There is some controversy over the fact that Florida’s recently-announced value-added model (one of a class often called “covariate adjustment models”), which will be used to determine merit pay bonuses and other high-stakes decisions, doesn’t include a direct measure of poverty.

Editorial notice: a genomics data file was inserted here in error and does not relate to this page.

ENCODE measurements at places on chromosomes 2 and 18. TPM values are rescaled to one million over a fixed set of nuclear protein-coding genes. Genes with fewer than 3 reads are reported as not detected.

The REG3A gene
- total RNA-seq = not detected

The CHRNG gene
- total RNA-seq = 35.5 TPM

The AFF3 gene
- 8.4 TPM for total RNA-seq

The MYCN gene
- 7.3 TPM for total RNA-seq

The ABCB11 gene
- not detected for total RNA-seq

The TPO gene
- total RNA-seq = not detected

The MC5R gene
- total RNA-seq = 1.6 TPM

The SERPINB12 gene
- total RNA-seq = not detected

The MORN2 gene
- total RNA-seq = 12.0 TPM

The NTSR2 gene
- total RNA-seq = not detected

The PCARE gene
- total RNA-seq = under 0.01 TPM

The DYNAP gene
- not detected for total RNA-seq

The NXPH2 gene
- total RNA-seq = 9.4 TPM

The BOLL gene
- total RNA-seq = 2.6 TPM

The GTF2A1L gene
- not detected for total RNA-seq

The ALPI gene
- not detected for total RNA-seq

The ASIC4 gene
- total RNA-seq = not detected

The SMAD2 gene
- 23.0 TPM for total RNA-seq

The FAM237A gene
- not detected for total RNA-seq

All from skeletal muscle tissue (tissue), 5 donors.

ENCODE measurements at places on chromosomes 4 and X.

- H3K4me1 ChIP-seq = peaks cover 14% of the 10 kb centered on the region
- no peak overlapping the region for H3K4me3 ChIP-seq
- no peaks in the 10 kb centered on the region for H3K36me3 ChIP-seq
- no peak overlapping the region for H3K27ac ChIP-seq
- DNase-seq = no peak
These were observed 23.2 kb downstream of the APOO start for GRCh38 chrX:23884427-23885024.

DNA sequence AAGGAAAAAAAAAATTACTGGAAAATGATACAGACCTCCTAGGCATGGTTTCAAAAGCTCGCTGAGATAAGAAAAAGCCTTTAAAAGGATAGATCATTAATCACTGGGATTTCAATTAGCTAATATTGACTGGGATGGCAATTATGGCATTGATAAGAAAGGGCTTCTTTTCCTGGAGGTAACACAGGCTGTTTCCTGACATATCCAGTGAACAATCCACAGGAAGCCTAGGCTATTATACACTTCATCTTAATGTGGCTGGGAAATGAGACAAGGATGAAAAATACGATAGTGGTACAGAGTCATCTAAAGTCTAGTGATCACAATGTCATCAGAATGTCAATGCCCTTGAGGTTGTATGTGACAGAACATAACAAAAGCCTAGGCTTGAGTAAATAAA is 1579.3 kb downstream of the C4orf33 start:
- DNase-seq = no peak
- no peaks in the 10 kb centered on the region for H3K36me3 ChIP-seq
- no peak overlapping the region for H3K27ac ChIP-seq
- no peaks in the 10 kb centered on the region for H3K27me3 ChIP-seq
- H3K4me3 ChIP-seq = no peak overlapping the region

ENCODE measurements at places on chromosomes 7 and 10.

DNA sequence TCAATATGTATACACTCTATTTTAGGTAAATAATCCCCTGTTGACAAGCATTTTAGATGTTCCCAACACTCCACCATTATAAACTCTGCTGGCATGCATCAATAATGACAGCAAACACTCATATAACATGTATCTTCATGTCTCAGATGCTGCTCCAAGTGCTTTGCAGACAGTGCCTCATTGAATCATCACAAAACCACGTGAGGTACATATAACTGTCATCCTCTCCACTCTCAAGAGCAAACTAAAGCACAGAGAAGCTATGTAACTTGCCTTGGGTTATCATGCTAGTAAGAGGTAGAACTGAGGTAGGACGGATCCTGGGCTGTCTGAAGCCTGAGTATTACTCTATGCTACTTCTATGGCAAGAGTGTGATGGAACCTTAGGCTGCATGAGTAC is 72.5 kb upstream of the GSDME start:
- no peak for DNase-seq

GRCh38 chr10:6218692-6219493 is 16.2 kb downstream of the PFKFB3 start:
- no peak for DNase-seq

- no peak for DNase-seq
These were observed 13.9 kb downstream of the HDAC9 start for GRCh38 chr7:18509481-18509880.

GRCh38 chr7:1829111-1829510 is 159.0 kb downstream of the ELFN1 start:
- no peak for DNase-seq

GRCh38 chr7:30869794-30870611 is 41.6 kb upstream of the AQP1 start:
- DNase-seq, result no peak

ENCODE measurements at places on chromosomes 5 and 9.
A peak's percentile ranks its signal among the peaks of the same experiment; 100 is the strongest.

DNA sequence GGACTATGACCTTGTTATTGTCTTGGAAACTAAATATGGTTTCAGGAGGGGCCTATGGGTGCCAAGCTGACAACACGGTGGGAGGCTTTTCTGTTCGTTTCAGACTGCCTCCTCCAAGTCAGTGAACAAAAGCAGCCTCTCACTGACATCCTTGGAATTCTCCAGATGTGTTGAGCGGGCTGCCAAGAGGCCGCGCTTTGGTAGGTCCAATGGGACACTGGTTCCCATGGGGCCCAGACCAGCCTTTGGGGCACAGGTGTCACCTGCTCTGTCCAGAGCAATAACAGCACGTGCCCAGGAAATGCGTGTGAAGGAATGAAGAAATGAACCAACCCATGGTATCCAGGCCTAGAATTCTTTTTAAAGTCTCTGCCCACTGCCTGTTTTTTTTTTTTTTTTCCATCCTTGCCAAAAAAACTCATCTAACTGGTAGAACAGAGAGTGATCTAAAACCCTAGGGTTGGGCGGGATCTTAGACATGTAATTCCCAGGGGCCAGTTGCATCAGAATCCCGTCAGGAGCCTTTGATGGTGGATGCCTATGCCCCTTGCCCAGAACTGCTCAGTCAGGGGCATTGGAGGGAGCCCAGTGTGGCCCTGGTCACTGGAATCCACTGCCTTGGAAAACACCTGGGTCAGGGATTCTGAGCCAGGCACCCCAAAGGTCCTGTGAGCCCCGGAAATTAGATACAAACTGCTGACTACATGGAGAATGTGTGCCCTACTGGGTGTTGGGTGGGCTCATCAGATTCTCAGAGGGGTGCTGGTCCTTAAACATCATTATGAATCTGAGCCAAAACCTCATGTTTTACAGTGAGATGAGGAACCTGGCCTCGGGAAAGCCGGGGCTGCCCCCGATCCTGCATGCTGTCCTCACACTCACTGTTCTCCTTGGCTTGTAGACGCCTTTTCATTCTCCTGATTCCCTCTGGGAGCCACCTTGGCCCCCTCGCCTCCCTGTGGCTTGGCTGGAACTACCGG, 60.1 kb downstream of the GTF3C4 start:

Personally, I support adding a direct income proxy to these models, if for no other reason than to avoid this type of debate (and to facilitate the disaggregation of results for instructional purposes). It does bear pointing out, however, that the measure that’s almost always used as a proxy for income/poverty – students’ eligibility for free/reduced-price lunch – is terrible as a poverty (or income) gauge. It tells you only whether a student’s family has earnings below (or above) a given threshold (usually 185 percent of the poverty line), and this masks most of the variation among both eligible and non-eligible students. For example, families with incomes of $5,000 and $20,000 might both be coded as eligible, while families earning $40,000 and $400,000 are both coded as not eligible. A lot of hugely important information gets ignored this way, especially when the vast majority of students